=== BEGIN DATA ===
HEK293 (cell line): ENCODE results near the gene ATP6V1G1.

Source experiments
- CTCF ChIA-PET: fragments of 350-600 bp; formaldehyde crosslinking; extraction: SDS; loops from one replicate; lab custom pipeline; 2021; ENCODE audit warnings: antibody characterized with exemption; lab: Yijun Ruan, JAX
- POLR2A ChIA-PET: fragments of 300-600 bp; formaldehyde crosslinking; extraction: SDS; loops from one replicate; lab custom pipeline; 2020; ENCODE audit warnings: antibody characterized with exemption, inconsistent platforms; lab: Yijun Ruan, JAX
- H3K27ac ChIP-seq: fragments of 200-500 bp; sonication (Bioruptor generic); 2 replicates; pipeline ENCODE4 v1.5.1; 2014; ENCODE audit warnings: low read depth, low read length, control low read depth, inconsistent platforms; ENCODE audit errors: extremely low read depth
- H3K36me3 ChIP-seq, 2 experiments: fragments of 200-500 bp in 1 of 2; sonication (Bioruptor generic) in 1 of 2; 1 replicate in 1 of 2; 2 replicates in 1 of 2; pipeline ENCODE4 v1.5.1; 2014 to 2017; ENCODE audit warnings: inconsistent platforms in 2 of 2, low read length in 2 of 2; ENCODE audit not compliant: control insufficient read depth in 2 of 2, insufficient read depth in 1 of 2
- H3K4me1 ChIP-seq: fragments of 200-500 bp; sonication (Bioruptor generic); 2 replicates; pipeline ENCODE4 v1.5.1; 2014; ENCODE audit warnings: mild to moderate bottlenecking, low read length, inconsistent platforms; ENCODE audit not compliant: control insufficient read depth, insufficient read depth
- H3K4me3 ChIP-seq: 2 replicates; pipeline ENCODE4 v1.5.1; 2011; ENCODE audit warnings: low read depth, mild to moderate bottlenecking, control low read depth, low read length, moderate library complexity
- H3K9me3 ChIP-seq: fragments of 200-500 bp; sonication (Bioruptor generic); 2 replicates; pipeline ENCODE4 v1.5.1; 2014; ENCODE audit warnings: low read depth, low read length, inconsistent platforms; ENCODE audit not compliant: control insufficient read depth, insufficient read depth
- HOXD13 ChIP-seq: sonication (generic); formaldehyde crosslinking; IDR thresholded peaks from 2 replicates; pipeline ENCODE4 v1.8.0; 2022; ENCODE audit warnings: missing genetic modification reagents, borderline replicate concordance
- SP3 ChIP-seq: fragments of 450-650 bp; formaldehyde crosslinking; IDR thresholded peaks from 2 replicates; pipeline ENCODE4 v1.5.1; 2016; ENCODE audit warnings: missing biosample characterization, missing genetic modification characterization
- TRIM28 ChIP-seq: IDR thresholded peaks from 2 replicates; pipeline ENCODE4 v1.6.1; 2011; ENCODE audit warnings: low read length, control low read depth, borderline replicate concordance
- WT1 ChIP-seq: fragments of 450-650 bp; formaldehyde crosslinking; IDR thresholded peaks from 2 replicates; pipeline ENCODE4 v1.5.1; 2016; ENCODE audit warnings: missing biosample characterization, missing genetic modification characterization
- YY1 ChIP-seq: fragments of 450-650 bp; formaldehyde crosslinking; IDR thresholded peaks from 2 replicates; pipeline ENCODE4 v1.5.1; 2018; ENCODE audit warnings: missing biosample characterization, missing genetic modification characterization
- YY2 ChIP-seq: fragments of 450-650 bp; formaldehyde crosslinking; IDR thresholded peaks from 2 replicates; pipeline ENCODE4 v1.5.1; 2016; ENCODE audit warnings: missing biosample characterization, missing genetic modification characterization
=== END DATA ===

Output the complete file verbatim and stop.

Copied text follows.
HEK293 (cell line): ENCODE results near the gene ATP6V1G1.

Source experiments
- CTCF ChIA-PET: fragments of 350-600 bp; formaldehyde crosslinking; extraction: SDS; loops from one replicate; lab custom pipeline; 2021; ENCODE audit warnings: antibody characterized with exemption; lab: Yijun Ruan, JAX
- POLR2A ChIA-PET: fragments of 300-600 bp; formaldehyde crosslinking; extraction: SDS; loops from one replicate; lab custom pipeline; 2020; ENCODE audit warnings: antibody characterized with exemption, inconsistent platforms; lab: Yijun Ruan, JAX
- H3K27ac ChIP-seq: fragments of 200-500 bp; sonication (Bioruptor generic); 2 replicates; pipeline ENCODE4 v1.5.1; 2014; ENCODE audit warnings: low read depth, low read length, control low read depth, inconsistent platforms; ENCODE audit errors: extremely low read depth
- H3K36me3 ChIP-seq, 2 experiments: fragments of 200-500 bp in 1 of 2; sonication (Bioruptor generic) in 1 of 2; 1 replicate in 1 of 2; 2 replicates in 1 of 2; pipeline ENCODE4 v1.5.1; 2014 to 2017; ENCODE audit warnings: inconsistent platforms in 2 of 2, low read length in 2 of 2; ENCODE audit not compliant: control insufficient read depth in 2 of 2, insufficient read depth in 1 of 2
- H3K4me1 ChIP-seq: fragments of 200-500 bp; sonication (Bioruptor generic); 2 replicates; pipeline ENCODE4 v1.5.1; 2014; ENCODE audit warnings: mild to moderate bottlenecking, low read length, inconsistent platforms; ENCODE audit not compliant: control insufficient read depth, insufficient read depth
- H3K4me3 ChIP-seq: 2 replicates; pipeline ENCODE4 v1.5.1; 2011; ENCODE audit warnings: low read depth, mild to moderate bottlenecking, control low read depth, low read length, moderate library complexity
- H3K9me3 ChIP-seq: fragments of 200-500 bp; sonication (Bioruptor generic); 2 replicates; pipeline ENCODE4 v1.5.1; 2014; ENCODE audit warnings: low read depth, low read length, inconsistent platforms; ENCODE audit not compliant: control insufficient read depth, insufficient read depth
- HOXD13 ChIP-seq: sonication (generic); formaldehyde crosslinking; IDR thresholded peaks from 2 replicates; pipeline ENCODE4 v1.8.0; 2022; ENCODE audit warnings: missing genetic modification reagents, borderline replicate concordance
- SP3 ChIP-seq: fragments of 450-650 bp; formaldehyde crosslinking; IDR thresholded peaks from 2 replicates; pipeline ENCODE4 v1.5.1; 2016; ENCODE audit warnings: missing biosample characterization, missing genetic modification characterization
- TRIM28 ChIP-seq: IDR thresholded peaks from 2 replicates; pipeline ENCODE4 v1.6.1; 2011; ENCODE audit warnings: low read length, control low read depth, borderline replicate concordance
- WT1 ChIP-seq: fragments of 450-650 bp; formaldehyde crosslinking; IDR thresholded peaks from 2 replicates; pipeline ENCODE4 v1.5.1; 2016; ENCODE audit warnings: missing biosample characterization, missing genetic modification characterization
- YY1 ChIP-seq: fragments of 450-650 bp; formaldehyde crosslinking; IDR thresholded peaks from 2 replicates; pipeline ENCODE4 v1.5.1; 2018; ENCODE audit warnings: missing biosample characterization, missing genetic modification characterization
- YY2 ChIP-seq: fragments of 450-650 bp; formaldehyde crosslinking; IDR thresholded peaks from 2 replicates; pipeline ENCODE4 v1.5.1; 2016; ENCODE audit warnings: missing biosample characterization, missing genetic modification characterization